England's place is in our poetry

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Plastic bags bulging with discarded Christmas wrapping paper stand ready for the dustmen. The remains of the turkey sit in stiff cold slices waiting to be made into risotto. My partner is wearing his new sweater, a trifle self-consciously, and I a m flaunting my new silk scarf. It is after Christmas, the end of December,and these are the characteristic signs of this strange week of suspended animation.

No, this is not a round-up of 1994 but something quite different. A recent conversation made me wonder about the salient characteristics of English poetry. The chief one, I think, is a sense of place. There is great love poetry in every language. The Hungarians are famous for their patriotic, rebel-rousing poetry. The Germans specialise in mordant poetry of pain, terror and grief.

But the English have apostrophised their cities ever since William Dunbar wrote in the 15th century: "London, thou art the flower of cities all!" thus starting a flood of poems in praise of London. Wordsworth's "On Westminster Bridge" was the first poem I ever learnt by heart, followed 10 years later by a time of adolescent self-dramatising, when I identified more with TS Eliot, poet of sad City clerks and drab bedsitter typists.

This week I thought I would try to make an A to Z of towns and cities of Britain addressed in poetry. The first is almost self-evident:

Yes, I remember Adelstrop which is, of course, the opening of Edward Thomas's incomparable evocation of a midsummer day's motionless heat, ending with the birds soaring and spiralling over Oxfordshire and Gloucestershire.

S is easy, too: that has to be John Betjeman's unjust (as he later admitted) condemnation:

Come friendly bombs, and fall on Slough It isn't fit for humans now.

But then Betjeman was the great poet of place - and brand - and surnames. He specialised in the dormitory towns round London, from Woking to Miss Joan Hunter Dunn (furnish'd and burnish'd by Aldershot sun), but he wrote wonderfully about his favourite corner of Cornwall, near Polzeath. You could probably find the whole alphabet of English place-names in Betjeman alone.

Tainted nowadays by modern associations is Rupert Brooke on Grantchester:

But he also wrote:

But Cambridge people rarely smile, Being urban, squat and packed with guile.

All these must be among the first half-dozen lines that would spring to anyone's mind when trying to think of poetry that names English places. For the slightly more obscure is Michael Drayton's pastoral:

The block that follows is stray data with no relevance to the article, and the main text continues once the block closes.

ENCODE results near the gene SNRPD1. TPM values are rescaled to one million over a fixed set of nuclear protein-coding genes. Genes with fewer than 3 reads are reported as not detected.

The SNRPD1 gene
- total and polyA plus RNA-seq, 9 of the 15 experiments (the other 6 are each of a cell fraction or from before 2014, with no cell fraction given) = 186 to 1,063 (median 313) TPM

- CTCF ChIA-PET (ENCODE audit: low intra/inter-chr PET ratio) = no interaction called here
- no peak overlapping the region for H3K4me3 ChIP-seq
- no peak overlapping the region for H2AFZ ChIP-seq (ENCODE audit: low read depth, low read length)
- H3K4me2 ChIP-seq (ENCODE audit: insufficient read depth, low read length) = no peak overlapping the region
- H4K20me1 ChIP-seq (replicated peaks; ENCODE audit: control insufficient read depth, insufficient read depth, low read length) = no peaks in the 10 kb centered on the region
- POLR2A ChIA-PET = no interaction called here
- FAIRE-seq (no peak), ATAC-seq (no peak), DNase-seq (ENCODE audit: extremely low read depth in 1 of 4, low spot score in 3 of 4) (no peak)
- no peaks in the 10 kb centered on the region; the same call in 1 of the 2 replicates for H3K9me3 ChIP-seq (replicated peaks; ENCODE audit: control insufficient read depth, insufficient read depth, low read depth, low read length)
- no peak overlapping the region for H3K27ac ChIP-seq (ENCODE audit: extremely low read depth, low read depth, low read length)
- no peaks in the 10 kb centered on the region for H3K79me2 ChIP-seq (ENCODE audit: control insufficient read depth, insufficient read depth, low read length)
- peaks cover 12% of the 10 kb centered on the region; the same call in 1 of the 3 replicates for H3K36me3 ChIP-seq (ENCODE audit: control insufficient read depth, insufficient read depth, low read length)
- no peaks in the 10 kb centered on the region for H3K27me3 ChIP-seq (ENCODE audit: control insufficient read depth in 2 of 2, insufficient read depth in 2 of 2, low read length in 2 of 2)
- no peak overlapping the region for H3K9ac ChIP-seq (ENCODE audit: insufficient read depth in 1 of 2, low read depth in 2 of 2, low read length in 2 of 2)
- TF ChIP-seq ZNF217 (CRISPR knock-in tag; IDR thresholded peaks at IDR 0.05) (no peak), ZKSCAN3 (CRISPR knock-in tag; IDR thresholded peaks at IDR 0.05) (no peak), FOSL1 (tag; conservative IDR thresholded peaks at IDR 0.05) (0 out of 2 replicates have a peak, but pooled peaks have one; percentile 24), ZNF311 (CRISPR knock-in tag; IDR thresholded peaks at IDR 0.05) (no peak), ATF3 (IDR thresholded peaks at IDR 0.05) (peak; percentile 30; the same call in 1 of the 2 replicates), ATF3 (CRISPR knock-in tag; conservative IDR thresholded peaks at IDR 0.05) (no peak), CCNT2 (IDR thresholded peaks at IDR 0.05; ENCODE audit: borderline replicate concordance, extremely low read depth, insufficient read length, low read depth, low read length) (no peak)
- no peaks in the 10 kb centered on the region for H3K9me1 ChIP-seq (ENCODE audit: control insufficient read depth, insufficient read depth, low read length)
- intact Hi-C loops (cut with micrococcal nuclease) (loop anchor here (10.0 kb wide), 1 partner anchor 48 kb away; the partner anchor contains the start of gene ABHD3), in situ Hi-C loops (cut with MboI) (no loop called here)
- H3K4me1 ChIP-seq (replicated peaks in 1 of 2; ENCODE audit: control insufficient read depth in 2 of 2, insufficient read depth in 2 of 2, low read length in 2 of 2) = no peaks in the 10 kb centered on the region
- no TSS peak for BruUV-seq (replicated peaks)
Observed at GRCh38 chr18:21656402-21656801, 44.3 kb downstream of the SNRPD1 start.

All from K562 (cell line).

Few Vales (as I suppose) like Evesham, hapt to find Nor other Wold like Cotswold ever sped... (which will do for E).

I have searched in vain for a poem in praise of Bristol or Bath, York, Manchester or Birmingham, Blackpool or Hartlepool. There must be some, but to qualify for my round-up, the lines should be instantly familiar - it's the "Oh yes, of course!" response I require.

RS and Dylan Thomas are the 20th-century poets of Wales, just as Yeats and Seamus Heaney are those of Ireland. Robert Burns has to be the poet of Scotland, though he's a little short on place-names. GK Chesterton was the great Sussex poet, best known for:

Before the Roman came to Rye or out to Severn strode The rolling English drunkard made the rolling English road.

Shakespeare hardly figures in this list. Where is Shakespeare on Stratford, on Arden, on Avon, speaking directly to the places where he grew up and which he surely remembered from the Great Wen? (Not that he would have known that phrase, for its first recorded use is in William Cobbett's Rural Rides.)

It is my general impression that the medievals, excluding great Chaucer, wrote principally about the seasons, which no doubt ruled their lives; and that Shakespeare's contemporaries and those who came after him wrote about time, love and honour. Not until the end of the 18th century did poets begin to concentrate upon specific places. We have Dryden and Pope on London; Wordsworth on the Lakes. Byron wrote his best verse from, and about, abroad. Then came the Victorians, grappling with change and doubt.

Matthew Arnold's "Scholar Gipsy" is set in the countryside around Oxford, but the greatest description of that city ever written only mentions it in the title, which is "Duns Scotus's Oxford":

Towery city and branchy between towers; cuckoo-echoing, bell-swarmed, lark-charmed, rook-racked, river-rounded... Poor Gerard Manley Hopkins, tormented by guilt and doubt, wrote those serene observant lines.

From the 18th floor of Canary Wharf we look across miles of dense urban sprawl, more beautiful by darkness than by day. Where are the poets of the new London and its architecture; of Docklands and skyscraper, tunnel and tube? What is the modern equivalent of Spenser's:

Sweet Thames, runne softly, till I end my song ... ?